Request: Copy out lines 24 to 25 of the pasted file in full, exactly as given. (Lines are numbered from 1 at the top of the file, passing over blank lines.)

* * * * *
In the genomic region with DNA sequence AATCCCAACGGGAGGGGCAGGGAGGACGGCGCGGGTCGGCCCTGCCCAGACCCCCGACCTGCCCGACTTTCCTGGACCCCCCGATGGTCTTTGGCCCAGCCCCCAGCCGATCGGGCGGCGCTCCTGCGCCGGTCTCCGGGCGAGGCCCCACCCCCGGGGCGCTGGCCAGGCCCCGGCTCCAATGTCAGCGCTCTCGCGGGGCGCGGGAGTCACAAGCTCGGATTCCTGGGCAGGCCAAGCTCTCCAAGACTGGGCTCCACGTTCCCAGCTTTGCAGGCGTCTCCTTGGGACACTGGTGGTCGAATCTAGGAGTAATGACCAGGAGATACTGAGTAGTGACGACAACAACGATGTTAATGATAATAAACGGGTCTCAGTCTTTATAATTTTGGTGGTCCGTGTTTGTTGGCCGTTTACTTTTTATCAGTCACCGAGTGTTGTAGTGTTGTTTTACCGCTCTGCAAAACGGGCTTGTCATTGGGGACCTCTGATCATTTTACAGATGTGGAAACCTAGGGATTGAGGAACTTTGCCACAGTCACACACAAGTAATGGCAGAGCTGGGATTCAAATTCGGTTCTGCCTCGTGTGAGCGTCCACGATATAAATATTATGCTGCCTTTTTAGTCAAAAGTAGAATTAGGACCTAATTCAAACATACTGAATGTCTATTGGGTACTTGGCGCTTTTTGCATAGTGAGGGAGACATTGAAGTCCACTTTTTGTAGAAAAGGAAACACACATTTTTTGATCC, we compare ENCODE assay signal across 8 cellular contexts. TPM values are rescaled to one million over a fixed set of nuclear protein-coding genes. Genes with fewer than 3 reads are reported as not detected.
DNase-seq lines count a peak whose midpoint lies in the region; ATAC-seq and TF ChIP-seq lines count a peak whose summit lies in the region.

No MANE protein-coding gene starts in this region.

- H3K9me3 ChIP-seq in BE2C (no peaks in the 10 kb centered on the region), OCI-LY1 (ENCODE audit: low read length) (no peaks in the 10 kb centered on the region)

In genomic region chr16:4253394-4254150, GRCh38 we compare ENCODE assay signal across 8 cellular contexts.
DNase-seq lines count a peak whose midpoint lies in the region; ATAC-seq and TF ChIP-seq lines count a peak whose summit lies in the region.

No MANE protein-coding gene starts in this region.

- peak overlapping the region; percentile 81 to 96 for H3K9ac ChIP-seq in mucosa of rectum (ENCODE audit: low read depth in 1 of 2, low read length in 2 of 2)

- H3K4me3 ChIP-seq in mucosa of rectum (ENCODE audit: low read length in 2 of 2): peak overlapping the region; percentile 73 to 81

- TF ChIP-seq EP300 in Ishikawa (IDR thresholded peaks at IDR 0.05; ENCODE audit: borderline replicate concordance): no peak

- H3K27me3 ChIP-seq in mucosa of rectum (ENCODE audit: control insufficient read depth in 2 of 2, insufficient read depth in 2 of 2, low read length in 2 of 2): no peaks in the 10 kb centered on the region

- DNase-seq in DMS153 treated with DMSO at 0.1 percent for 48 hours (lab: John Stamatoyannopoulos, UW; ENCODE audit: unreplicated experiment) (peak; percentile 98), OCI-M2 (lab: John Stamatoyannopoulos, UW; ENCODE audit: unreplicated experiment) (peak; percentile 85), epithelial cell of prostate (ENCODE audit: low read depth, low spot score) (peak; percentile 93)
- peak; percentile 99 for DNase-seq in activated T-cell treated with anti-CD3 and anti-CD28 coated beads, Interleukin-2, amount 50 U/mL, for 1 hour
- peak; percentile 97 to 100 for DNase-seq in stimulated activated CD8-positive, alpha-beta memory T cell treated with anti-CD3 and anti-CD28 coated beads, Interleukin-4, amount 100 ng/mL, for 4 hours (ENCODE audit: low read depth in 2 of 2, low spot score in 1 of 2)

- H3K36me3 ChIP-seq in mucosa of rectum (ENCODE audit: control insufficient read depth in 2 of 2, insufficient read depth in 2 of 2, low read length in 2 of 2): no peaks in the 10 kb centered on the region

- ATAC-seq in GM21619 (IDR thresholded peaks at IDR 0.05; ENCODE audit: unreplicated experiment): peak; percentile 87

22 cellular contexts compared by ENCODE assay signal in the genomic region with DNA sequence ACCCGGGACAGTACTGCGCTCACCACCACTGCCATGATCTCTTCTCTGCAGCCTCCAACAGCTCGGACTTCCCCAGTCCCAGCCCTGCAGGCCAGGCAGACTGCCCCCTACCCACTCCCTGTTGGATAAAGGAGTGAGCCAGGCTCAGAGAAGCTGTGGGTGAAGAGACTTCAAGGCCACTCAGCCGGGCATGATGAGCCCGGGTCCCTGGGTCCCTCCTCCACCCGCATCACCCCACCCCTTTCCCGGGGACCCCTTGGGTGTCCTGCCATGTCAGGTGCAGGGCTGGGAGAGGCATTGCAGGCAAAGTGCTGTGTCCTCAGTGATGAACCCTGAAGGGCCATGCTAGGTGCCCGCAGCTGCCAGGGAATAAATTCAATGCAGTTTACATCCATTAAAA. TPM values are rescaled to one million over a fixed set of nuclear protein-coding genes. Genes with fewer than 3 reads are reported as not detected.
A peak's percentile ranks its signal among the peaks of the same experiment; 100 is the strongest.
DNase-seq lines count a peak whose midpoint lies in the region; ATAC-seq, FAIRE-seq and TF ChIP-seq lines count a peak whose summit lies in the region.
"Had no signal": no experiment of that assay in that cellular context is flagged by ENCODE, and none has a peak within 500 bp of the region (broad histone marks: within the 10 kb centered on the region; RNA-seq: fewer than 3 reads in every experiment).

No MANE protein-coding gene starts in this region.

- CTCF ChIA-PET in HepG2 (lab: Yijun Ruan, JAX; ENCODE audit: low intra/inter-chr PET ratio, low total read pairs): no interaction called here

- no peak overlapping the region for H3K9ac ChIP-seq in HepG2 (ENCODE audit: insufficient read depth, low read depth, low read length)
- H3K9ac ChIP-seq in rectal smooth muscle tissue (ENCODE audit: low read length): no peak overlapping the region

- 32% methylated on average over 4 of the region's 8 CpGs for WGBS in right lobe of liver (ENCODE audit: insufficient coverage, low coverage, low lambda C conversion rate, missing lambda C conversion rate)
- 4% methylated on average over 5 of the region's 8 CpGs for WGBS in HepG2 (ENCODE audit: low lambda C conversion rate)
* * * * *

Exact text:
- H3K9ac ChIP-seq in rectal smooth muscle tissue (ENCODE audit: low read length): no peak overlapping the region

- 32% methylated on average over 4 of the region's 8 CpGs for WGBS in right lobe of liver (ENCODE audit: insufficient coverage, low coverage, low lambda C conversion rate, missing lambda C conversion rate)